What Does the Future Hold?

I recently read a USA Today series, “The Next 30 Years” (September 30, 2012) regarding the future. As I read, I wished my grandmother were around to enjoy the predictions. She reveled in talking about how many changes occurred in her lifetime—from riding her pony to school to learning to drive her first T-model, to taking a plane to Paris, to using a CCTV or electronic magnifier, as we know it today, to read the old-fashioned newspaper.

Intrigued with the prognostications, I thought I would share a few with you for you to reflect on how the changes suggested will impact your life as person with vision loss, family member or professional in the field living in the 21st Century!

  • Smaller homes, smaller yards, smaller cars, walking more, driving less, living closer to our neighbors—sounds like a Baby Boomer’s dream come true! But surprise, surprise, Main Street USA reborn in the New Urbanist movement, co-founded by Andres Duny.
  • Digital news with even more convergence of user contributions and the “news,” flying cars (hmm didn’t we see that in “Back to the Future?”), hologram technology (back to Disney)—let’s hear it for Twitter, Facebook, YouTube, and all the other social media that permeate our daily lives.
  • Robots and avatars, computerized kitchens, smart appliances, fewer restaurants—sounds somewhat boring but perhaps healthier and definitely easier.
  • Lifelong medical treatment through a gene-sequencing machine, brain implants, health apps aimed at prevention, doctors as “information managers,” says Francis Collins, director of the National Institutes of Health—what a potential impact for people with inherited eye conditions.
  • What about jobs? “The spread of computers and the Internet will put jobs into two categories: people who tell computers what to do and people who are told by computers what to do.” (Tim Mullaney, USA Today). Andressen Horowitz, co-author of the Netscape browser, adds “study STEM (science, technology, engineering and Math) to stay ahead.” Think about the implications of this advice for kids who are blind or low vision.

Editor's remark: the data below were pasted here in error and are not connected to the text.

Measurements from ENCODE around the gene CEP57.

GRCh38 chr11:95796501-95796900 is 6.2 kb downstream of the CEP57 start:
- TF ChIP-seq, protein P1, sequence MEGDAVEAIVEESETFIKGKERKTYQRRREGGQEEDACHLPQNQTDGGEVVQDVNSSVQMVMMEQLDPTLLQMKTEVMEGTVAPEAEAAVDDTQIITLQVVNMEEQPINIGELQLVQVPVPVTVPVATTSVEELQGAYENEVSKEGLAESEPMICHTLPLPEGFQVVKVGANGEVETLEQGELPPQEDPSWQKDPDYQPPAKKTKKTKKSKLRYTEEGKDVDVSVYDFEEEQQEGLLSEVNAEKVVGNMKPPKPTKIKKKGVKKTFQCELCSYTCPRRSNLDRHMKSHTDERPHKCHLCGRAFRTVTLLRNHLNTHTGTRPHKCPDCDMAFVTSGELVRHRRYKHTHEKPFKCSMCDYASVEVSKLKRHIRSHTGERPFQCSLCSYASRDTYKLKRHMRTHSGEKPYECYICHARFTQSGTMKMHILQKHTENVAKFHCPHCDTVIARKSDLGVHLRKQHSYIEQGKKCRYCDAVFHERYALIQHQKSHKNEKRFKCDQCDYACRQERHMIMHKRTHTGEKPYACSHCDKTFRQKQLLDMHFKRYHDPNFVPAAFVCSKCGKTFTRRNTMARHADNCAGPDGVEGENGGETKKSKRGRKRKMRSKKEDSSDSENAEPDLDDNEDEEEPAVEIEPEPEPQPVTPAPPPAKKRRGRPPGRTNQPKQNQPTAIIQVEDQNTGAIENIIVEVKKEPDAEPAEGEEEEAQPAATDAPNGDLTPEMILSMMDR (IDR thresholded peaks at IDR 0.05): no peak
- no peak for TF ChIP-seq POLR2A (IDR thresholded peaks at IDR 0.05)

• Shopping with digital fitting rooms and mirrors, mobile purchases through cellphones. Where, oh where will the cash register go? Blake Nordstrom, president of Nordstrom’s, says: “The cash registers of today (won’t exist) anymore.” This development could be a boon for everyone who loves apps, iPhones and androids (or what these will evolve into).
  • Personal technology—Jack Dorsey, founder of Twitter, prognosticates that personal technology will so infuse our lives that it will be taken for granted in daily life. In fact, he believes that it is attitude that will affect how far we go with technology, not the actual technology itself.
  • Education—imagine a classroom without grades, free education, except you have to pay for your diploma; homework completed in class rather than at home while you do the fun stuff in class, with thousands of others.
  • Adventure spaceflight for the masses powered by clean fuel. Instead of that cruise to Alaska, envision a cruise to Mars or the Moon—remember the old tune, “Fly me to the Moon”? It will probably make a comeback but with a different beat.
  • Smart phones meshed with cars; cars that keep track of your health! Autonomous driving—better known as “cars that drive themselves”—exciting prospects for people with vision loss or other issues that affect personal mobility.
  • Television evolving two ways—larger screens at home and 3D interactive TV glasses for those on the go. Menus that allow the viewer to change the endings of favorite shows—how will that impact our thinking about our own lives!
  • Reading—the revolution in this all-important area has already affected us with choices of how to read—print, audio, digital delivery. In the span of just a few years we have seen the “physical page” be upstaged, adding variety, choice, access, and, yes, more interest in reading, according to Gina Centrello, president of Random House, who states that “We are living in an age as revolutionary as Gutenberg.”
  • Through it all, coupons still prevail—the more things change, the more they stay the same—coupons are still in vogue (at least in this article about the future!). The catch is now you have to access them through Facebook. Wonder how you will get them in 2042?

How will these changes affect your world? Certainly some concepts suggested by these “visionaries” have the potential of making life easier for people with vision loss and breaking down the traditional barriers that so long have kept people from reaching their potential, and, indeed, often meeting even basic needs. So put on your thinking caps (now there is a thought that may indeed be within the realm of possibility!) and join the visionaries of the world in coming up with new solutions to living. What’s more…

You have your chance this week to find out more about what the technology gurus in our field are thinking. The October-November 2012 Special Issue on Technology of the Journal of Visual Impairment and Blindness (JVIB) is available online! The special issue features a thought-provoking interview with technology guru George Kerscher, as well as numerous research and practice articles and features on every aspect of technology and people with visual impairments.

During the week of October 16, readers can use the comment-on-this-article-feature in JVIB Online to ask questions of and engage in discussion with Guest Editors Jim Fruchterman and Donna McNear, authors, and other readers. Scroll to the bottom of any article or feature in the Special Issue on Technology and select the “Post a Comment” link to participate.